It’s a rare moment in December. With reports that Florida defensive coordinator Geoff Collins will be the new head coach at Temple, every FBS head coaching vacancy which has been made publicly known has been filled. The silly season is, for the moment, not that silly.
That makes this a good time to look at what has happened so far, to name some entirely too early winners and losers.
South Florida. Charlie Strong was never the right guy for Texas. He was never comfortable with the politics and glad-handing that go with coaching the biggest sport at the biggest school in the biggest state in the college football landscape. He now returns to the state where he recruited many of his best players not just in Gainesville but in Louisville. If Strong can hire a competent offensive coordinator and get his team to play Charlie Strong quality defense, things in Tampa could get good quickly.
Texas. The Longhorns got a guy with two years of head coaching experience for just a bit more money than they would have paid for him two years ago without proof of concept. Some believe Tom Herman is the next Nick Saban or Urban Meyer. I’m less convinced, in large part due to some of the flat performances we saw from his Houston team this season. But I certainly don’t see things going backward in Austin on his watch. The question then becomes how high Herman can take that program, and how much patience a famously rabid Texas fanbase will have for him when inevitable missteps occur. Key to Herman’s long term success will be something totally out of his control: how Kevin Sumlin, Bob Stoops, and Ed Orgeron do, and whether that gives Texas back primacy in Texas recruiting.
Florida Atlantic. Lane Kiffin will do a better job for FAU now than he would have done ten years ago. If you’ve watched Lane Kiffin during his time in Tuscaloosa it’s clear that he’s not quite as brash or overconfident as he was when he was being handed jobs in the NFL and SEC based more on potential and pedigree than proven results. Florida Atlantic hasn’t had a winning season in eight years, so getting the program back to respectability may be all that’s required for Kiffin to burnish his resume for his next big name job.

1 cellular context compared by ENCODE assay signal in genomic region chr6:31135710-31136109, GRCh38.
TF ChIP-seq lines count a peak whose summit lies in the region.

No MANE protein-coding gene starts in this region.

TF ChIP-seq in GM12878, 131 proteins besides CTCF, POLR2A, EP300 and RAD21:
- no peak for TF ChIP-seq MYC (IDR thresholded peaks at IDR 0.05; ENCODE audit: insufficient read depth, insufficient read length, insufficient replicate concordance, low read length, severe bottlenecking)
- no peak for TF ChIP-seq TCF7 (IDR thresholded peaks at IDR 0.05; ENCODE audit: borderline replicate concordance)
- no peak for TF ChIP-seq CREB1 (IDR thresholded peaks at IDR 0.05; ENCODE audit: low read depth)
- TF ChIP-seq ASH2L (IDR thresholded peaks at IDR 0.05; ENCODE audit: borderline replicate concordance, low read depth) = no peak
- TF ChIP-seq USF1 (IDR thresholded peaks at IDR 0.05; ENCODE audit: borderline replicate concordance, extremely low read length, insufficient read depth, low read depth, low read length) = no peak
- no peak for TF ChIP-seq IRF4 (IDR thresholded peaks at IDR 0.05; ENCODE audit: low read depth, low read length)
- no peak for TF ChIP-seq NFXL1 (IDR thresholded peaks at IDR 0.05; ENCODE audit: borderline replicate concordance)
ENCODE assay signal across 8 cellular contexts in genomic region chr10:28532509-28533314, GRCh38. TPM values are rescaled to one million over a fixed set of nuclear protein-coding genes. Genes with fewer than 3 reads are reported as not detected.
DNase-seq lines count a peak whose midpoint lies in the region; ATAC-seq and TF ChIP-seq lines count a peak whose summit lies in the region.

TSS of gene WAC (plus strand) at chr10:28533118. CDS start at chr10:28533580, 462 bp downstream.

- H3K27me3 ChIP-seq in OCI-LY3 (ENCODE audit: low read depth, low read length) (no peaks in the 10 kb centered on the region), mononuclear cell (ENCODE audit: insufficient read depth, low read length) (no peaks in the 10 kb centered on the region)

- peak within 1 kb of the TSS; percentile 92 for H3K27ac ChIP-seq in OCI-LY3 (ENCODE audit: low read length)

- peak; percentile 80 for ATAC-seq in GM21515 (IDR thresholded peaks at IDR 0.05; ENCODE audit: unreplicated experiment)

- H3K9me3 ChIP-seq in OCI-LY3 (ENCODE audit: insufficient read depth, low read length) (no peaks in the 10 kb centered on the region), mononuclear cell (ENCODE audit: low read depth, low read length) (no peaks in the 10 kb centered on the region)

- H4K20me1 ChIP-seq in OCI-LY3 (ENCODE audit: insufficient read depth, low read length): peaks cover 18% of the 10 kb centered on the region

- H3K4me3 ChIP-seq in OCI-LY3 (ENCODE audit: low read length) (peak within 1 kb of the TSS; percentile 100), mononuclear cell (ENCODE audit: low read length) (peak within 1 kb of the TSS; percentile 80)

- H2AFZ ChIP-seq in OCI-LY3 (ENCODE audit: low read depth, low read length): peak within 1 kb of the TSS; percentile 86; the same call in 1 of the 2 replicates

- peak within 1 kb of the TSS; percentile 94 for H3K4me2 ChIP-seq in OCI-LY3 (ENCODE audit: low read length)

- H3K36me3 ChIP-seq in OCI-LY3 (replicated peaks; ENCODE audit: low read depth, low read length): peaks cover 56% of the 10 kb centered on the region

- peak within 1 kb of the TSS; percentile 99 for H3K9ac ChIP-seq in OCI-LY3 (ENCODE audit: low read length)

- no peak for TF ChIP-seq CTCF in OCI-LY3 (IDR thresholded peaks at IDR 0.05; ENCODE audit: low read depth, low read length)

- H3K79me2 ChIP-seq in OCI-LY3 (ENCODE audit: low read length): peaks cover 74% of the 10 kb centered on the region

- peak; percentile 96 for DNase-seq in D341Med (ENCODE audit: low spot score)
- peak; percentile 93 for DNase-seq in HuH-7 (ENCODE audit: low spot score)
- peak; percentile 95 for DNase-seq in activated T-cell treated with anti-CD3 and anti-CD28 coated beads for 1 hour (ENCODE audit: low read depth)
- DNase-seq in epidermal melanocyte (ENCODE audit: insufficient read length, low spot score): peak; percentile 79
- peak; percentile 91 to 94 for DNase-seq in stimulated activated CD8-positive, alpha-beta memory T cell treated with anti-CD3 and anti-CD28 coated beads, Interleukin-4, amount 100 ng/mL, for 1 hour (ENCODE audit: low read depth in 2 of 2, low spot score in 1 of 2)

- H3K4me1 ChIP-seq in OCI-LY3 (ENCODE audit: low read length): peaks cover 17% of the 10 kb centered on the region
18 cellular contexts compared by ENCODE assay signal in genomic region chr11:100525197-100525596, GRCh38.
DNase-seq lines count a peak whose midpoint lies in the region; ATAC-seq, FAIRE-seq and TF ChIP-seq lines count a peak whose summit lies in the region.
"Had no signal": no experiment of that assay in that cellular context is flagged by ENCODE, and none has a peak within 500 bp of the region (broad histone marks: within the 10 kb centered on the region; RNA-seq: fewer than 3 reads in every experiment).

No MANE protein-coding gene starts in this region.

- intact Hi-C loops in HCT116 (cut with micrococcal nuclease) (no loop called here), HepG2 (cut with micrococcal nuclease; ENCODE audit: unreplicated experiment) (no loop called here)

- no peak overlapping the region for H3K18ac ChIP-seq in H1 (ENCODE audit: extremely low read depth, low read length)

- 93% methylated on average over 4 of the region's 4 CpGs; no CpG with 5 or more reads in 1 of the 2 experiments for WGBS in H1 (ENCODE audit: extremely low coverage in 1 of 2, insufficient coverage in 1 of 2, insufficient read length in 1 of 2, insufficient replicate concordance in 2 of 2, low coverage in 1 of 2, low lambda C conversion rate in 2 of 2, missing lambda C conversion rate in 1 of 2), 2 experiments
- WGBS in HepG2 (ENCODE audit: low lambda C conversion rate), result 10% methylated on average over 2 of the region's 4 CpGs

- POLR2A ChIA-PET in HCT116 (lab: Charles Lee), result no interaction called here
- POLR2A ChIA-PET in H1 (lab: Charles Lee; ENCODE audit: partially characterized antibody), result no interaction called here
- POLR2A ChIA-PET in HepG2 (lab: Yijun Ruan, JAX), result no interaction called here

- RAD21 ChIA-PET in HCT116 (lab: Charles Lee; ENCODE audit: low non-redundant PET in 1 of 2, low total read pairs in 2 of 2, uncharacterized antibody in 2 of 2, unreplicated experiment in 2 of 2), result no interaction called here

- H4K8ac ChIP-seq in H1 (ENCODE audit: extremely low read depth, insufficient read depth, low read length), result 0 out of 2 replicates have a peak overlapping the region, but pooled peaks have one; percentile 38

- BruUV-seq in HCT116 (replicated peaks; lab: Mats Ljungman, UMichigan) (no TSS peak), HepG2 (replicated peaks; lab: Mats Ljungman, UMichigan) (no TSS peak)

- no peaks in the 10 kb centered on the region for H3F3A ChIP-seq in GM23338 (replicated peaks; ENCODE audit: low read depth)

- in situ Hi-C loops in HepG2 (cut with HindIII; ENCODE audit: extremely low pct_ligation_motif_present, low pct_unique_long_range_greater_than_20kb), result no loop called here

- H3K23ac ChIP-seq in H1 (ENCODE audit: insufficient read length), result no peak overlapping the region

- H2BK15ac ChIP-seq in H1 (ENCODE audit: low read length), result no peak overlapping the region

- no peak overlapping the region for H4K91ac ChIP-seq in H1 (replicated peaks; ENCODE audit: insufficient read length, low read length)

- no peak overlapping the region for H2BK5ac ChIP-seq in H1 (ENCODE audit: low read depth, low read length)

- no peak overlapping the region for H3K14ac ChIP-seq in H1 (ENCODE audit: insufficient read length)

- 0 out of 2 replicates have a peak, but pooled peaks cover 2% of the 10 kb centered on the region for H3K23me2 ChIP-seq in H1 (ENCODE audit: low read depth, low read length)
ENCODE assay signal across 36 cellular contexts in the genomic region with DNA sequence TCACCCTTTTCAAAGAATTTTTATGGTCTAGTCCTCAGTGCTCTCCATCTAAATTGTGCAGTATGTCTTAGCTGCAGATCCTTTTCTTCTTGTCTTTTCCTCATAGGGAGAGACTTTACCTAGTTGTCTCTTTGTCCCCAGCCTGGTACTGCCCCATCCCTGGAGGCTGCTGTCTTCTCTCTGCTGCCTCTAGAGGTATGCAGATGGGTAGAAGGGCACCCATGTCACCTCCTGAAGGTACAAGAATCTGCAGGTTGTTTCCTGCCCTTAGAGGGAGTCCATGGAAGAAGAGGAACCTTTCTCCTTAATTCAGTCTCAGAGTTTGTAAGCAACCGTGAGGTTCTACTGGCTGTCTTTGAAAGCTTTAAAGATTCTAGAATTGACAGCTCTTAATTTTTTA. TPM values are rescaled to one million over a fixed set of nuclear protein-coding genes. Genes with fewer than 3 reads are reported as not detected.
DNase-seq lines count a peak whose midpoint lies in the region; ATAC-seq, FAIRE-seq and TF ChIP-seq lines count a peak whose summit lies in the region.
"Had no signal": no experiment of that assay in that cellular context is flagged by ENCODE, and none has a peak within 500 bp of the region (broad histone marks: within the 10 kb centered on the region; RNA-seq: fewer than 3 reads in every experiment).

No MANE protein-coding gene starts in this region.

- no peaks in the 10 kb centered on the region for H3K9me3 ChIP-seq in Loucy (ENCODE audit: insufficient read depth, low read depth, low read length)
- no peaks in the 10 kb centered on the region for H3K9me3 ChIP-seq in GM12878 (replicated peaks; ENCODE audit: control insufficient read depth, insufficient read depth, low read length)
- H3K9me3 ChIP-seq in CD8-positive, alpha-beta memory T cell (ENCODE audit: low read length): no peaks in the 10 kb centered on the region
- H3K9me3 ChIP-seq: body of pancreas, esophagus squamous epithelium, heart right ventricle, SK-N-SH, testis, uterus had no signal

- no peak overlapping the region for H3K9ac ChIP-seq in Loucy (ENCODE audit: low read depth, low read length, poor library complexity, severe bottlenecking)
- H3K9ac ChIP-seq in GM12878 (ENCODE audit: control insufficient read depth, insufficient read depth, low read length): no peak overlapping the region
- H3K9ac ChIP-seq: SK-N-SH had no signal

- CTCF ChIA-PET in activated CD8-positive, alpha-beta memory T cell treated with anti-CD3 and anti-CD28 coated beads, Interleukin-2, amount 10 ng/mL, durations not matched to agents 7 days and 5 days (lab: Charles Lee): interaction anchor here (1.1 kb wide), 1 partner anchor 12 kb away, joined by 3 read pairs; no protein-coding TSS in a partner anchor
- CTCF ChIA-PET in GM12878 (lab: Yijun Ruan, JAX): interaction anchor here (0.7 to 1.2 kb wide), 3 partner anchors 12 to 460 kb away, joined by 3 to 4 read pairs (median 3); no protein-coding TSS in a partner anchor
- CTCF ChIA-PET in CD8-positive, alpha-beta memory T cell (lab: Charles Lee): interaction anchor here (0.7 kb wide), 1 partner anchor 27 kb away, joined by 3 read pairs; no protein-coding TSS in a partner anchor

Purdue. Is Purdue allowed to win stuff? I’m not sure, but I know that I like the hiring of Jeff Brohm. Brohm has won ten games per season at Western Kentucky, all while playing exciting, innovative offensive football. If anyone can make Purdue football something that Purdue fans actually want to watch again, it’s Brohm.
LSU. I think Ed Orgeron is going to be a pretty effective coach in Baton Rouge. I think he’s easily going to eclipse his prior .420 career winning percentage. But Les Miles was also a pretty effective coach. I am not convinced that LSU isn’t going to wander in the wilderness after this hire, because I am not convinced that Ed Orgeron is really going to take this team further than Les Miles did. My experience is that 7-5 is about what you can expect in year one when you fire a longtime coach who won 75% of his games and replace him with a hotshot assistant known for his recruiting acumen and home state ties.
Cincinnati. After a messy parting with Tommy Tuberville in which the school’s own sports information department kicked dirt on the guy on the way out the door, the Bearcats now turn things over to former Ohio State interim coach Luke Fickell. Fickell was 6-7 as interim head coach before Urban Meyer’s hiring in Columbus. The Buckeyes then went 12-0 in Meyer’s first season. Maybe Fickell was dealt a bad hand. Maybe he laid the groundwork and Corch Myers got all the glory. Either way, hiring a career defensive coach is unlikely to fix an offense that finished 11th in a 12 team conference and had a lot to do with the last guy getting the ax.
Florida. Geoff Collins’ hiring to replace Matt Rhule at Temple isn’t great news for the Gators. The former Mississippi State assistant coordinated back-to-back top ten defenses for Jim McElwain while the head coach/offensive mastermind’s offense sputtered. The Gators may find a guy who can deliver the same results, but this (and some personnel losses going into 2017) will intensify the pressure for McElwain to figure things out on the offensive side of the ball.